OREM, Utah — Had Orem police Officer Chris Watson waited to take his gun belt off before jumping into the Provo River, the unconscious woman floating in the current probably would have died.
"I didn't have time to do anything," Watson said. "I just had to go out and grab her."
Watson and another officer rescued the 25-year-old woman from drowning Saturday morning after she dropped from a bridge almost 20 feet into the river.
Watson spotted the woman floating down the middle of the river in the dark around 5:55 a.m., said Orem police Lt. Doug Edwards. Watson jumped from the bank with his gun belt and uniform still on.
"As embarrassing as it sounds, I did," he said.
The water was swift and cold and the woman nearly passed by him.
Watson managed to grab the woman and keep her head above water. With the help of officer Delwin Davis, he dragged the woman about 15 feet to the shore.
She was unconscious with shallow breathing but felt ''lifeless," Watson said.
Watson and Davis had driven to the bridge at 800 South near Carterville Road after the woman's husband called to report his wife had slit her wrists and tried to swallow a handful of Tylenol. As officers responded, the husband told dispatch his wife was threatening to jump from the bridge. When Davis and Watson arrived, the man was hanging onto his wife, who was dangling in midair over the river.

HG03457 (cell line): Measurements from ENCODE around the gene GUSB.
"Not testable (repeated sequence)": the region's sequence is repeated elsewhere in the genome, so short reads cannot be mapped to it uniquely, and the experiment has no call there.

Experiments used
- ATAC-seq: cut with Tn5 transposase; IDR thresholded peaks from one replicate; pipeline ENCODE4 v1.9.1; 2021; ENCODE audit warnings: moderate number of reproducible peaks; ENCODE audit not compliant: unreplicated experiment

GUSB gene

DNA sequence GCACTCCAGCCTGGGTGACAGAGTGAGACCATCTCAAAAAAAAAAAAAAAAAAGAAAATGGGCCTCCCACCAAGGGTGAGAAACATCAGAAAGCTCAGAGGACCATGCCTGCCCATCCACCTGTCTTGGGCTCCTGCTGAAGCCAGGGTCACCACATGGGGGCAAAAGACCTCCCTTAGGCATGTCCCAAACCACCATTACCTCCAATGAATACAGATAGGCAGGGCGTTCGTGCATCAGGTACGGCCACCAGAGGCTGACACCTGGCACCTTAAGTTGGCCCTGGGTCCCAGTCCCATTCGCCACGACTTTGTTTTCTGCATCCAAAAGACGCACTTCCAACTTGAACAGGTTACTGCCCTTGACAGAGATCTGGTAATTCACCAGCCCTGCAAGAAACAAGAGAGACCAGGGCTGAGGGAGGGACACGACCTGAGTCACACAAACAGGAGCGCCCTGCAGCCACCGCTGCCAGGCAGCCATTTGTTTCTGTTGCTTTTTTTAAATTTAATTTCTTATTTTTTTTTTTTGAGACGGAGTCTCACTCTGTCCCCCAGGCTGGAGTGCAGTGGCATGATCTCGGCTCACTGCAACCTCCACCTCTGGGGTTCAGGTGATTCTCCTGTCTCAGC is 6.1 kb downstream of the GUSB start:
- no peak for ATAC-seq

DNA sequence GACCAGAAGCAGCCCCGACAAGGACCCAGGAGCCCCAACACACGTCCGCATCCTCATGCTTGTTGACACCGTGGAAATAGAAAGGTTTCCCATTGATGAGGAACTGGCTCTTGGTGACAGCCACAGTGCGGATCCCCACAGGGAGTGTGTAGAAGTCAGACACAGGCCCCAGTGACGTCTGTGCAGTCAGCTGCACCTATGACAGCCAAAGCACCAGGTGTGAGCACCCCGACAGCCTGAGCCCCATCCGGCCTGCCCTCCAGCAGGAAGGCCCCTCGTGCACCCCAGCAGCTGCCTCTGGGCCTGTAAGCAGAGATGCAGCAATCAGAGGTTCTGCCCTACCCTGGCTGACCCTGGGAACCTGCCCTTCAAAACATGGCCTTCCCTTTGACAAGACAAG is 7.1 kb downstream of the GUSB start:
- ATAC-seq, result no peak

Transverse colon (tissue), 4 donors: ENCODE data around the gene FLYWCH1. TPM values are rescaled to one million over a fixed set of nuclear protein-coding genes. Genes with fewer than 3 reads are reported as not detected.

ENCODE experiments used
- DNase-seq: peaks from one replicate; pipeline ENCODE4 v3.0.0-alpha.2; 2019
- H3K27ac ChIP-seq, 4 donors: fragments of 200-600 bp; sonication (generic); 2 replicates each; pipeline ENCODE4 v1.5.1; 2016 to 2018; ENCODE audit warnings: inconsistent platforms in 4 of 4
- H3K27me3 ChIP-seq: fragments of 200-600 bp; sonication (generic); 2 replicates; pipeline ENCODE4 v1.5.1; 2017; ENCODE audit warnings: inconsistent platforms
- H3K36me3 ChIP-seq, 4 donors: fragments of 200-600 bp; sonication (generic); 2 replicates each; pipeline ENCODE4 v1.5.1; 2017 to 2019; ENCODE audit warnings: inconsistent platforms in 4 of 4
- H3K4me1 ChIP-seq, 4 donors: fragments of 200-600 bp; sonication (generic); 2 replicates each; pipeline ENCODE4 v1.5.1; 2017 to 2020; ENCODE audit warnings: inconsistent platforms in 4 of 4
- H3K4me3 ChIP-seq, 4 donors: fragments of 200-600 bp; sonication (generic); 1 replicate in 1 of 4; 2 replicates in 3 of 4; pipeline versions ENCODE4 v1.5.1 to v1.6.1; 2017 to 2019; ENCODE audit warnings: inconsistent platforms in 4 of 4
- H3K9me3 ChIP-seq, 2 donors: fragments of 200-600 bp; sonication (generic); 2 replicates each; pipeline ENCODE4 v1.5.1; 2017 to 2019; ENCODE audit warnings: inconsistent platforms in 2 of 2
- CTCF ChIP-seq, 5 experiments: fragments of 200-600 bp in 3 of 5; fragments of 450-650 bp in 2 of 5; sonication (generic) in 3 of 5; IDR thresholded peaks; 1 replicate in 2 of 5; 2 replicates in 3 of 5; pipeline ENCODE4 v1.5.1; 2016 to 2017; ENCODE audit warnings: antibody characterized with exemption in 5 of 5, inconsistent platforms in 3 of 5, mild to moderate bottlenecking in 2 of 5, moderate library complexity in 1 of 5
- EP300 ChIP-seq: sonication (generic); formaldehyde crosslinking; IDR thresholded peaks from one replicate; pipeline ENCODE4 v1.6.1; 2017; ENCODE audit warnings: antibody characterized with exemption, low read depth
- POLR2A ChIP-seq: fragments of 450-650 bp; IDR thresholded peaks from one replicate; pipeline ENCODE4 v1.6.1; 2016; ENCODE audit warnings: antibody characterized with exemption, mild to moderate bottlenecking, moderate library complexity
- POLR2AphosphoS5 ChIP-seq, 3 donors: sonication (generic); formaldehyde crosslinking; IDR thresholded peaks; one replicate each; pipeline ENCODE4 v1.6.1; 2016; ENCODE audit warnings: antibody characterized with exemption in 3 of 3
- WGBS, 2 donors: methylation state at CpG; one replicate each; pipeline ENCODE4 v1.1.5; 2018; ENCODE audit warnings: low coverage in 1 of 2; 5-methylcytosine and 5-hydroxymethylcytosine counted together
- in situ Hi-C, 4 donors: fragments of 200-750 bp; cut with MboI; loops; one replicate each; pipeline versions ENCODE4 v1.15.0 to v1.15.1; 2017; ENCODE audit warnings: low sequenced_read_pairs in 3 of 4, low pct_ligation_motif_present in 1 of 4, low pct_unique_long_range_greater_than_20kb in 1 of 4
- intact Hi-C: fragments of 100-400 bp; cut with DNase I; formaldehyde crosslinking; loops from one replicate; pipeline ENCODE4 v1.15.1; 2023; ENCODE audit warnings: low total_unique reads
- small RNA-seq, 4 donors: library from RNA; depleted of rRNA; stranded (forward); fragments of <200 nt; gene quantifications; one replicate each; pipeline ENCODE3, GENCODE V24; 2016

The husband then lost his grip and his wife plunged between 15 and 20 feet into the river.
After Watson and Davis rescued the woman, she was taken to Utah Valley Regional Medical Center where she regained consciousness. She was later released.
Watson said that during his 12 year career as a police officer, it was the first time he ever had to get into the river.
"Any officer that would have been there would have responded the same way," Watson said. "I just happened to be there."
Watson drove home in his wet clothes when his shift ended 30 minutes later.
"I believe these two officers' actions in this incident are noteworthy and deserving of praise," Edwards said. "They acted quickly, decisively and professionally to avert what might have become a tragedy."